For the Record
United States Department of the Interior
Senate Committee on Energy and Natural Resources
H.R. 934 – Conveyance of Northern Mariana Islands Submerged Lands
December 17, 2009
Mr. Chairman and members of the Committee on Energy and Natural Resources I am pleased to appear before you today on behalf of the Department of the Interior to support enactment of legislation that would convey the three geographical miles of submerged lands adjacent to the Northern Mariana Islands to the Government of the Northern Mariana Islands. The Administration would strongly support this bill if amended to address the issues outlined below.
The bill is intended to give the Commonwealth of the Northern Mariana Islands (CNMI) authority over its submerged lands from mean high tide seaward to three geographical miles distant from its coast lines.
It has been the position of the Federal Government that United States submerged lands around the Northern Mariana Islands did not transfer to the CNMI when the Covenant came into force. This position was validated in Ninth Circuit Court of Appeals opinion in the case of the Commonwealth of the Northern Mariana Islands v. the United States of America. One consequence of this decision is that CNMI law enforcement personnel lack jurisdiction in the territorial waters surrounding the islands of the CNMI without a grant from the Federal Government.
At present, the CNMI is the only United States territory that does not have title to the submerged lands in that portion of the United States territorial sea that is three miles distant from the coastlines of the CNMI's islands. It is appropriate that the CNMI be given the same authority as her sister territories.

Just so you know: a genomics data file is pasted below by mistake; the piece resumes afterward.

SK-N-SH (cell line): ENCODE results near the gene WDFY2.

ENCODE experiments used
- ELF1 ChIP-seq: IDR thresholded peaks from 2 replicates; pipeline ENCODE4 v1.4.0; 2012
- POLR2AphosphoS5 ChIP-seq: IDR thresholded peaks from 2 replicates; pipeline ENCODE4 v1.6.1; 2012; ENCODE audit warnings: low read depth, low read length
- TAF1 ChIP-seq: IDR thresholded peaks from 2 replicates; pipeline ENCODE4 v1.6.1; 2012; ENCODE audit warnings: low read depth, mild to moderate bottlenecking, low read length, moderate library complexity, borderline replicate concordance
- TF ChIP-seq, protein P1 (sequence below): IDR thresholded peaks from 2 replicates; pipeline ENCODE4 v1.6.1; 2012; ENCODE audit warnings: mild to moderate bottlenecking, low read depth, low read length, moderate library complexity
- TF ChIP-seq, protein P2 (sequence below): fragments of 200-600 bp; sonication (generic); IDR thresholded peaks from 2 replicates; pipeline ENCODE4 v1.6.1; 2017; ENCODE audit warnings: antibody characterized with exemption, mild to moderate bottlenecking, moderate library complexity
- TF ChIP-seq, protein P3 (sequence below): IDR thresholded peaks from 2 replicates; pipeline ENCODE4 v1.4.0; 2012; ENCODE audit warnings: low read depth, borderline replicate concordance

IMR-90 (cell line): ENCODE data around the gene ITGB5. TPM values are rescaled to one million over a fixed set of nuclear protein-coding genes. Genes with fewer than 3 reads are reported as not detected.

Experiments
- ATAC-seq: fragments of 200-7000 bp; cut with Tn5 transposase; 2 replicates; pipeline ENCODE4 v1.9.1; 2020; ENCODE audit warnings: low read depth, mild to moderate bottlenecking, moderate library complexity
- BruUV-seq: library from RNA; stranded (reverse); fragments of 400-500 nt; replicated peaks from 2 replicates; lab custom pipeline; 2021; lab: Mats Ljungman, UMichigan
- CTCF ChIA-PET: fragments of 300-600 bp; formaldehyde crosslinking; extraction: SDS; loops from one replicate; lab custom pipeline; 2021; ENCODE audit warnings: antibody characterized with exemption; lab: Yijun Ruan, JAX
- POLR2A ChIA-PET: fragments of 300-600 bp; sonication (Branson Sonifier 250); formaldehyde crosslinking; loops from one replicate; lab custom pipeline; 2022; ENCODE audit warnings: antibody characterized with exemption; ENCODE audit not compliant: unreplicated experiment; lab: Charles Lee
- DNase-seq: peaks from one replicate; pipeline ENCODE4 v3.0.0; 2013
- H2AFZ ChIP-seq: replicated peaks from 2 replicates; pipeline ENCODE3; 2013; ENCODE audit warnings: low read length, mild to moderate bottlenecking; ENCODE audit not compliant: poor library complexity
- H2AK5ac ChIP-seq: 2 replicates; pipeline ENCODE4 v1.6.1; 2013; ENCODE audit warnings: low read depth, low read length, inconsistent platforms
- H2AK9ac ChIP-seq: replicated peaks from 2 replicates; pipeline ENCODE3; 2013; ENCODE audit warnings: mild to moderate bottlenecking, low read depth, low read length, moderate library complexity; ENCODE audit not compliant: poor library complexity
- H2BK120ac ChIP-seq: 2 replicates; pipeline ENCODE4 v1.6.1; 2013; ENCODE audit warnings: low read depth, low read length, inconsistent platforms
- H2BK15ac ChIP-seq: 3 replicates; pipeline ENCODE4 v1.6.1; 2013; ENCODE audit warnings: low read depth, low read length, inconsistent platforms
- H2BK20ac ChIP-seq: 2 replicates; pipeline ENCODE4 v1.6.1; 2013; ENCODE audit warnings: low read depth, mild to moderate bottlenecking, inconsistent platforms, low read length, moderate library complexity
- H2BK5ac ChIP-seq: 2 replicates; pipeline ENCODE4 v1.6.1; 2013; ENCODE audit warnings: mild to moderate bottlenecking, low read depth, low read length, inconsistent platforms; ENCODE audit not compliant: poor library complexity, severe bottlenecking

I have three comments on the bill, and then a recommendation. First, the Territorial Submerged Lands Act, which became public law in 1974, contains several sections that refer to the territories by name. H.R. 934 inserts the CNMI's name only in section 1, but not in section 2, which reserves military rights and navigational servitudes. In order to achieve consistency, the Department recommends that the CNMI be included in all provisions of the Territorial Submerged Lands Act where other territories are named.
Second, H.R. 934 includes language interpreting "date of enactment" in the original act as meaning "date of enactment" of H.R. 934 when referencing the provisions of H.R. 934. For those who will later interpret the statute, it would be helpful if the interpretation is included in the main statute itself, rather than being relegated to a separately listed amendment or reference note.
Third, on January 6, 2009, by presidential proclamation, theMarianas Trench Marine National Monument was created, including the Islands Unit, comprising the submerged lands and waters surrounding Uracas, Maug, and Asuncion, the northernmost islands of the CNMI. While creation of the monument is a historic achievement, it should be remembered that the leaders and people of the CNMI were and are these three islands' first preservationists. They included in their 1978, plebiscite-approved constitution the following language:
ARTICLE XIV: NATURAL RESOURCES
Section 1: Marine Resources. The marine resources in the waters off the coast of the Commonwealth over which the Commonwealth now or hereafter may have any jurisdiction under United States law shall be managed, controlled, protected and preserved by the legislature for the benefit of the people.
Section 2: Uninhabited Islands. . . . The islands of Maug, Uracas, Asuncion, Guguan and other islands specified by law shall be maintained as uninhabited places and used only for the preservation and protection of natural resources, including but not limited to bird, wildlife and plant species.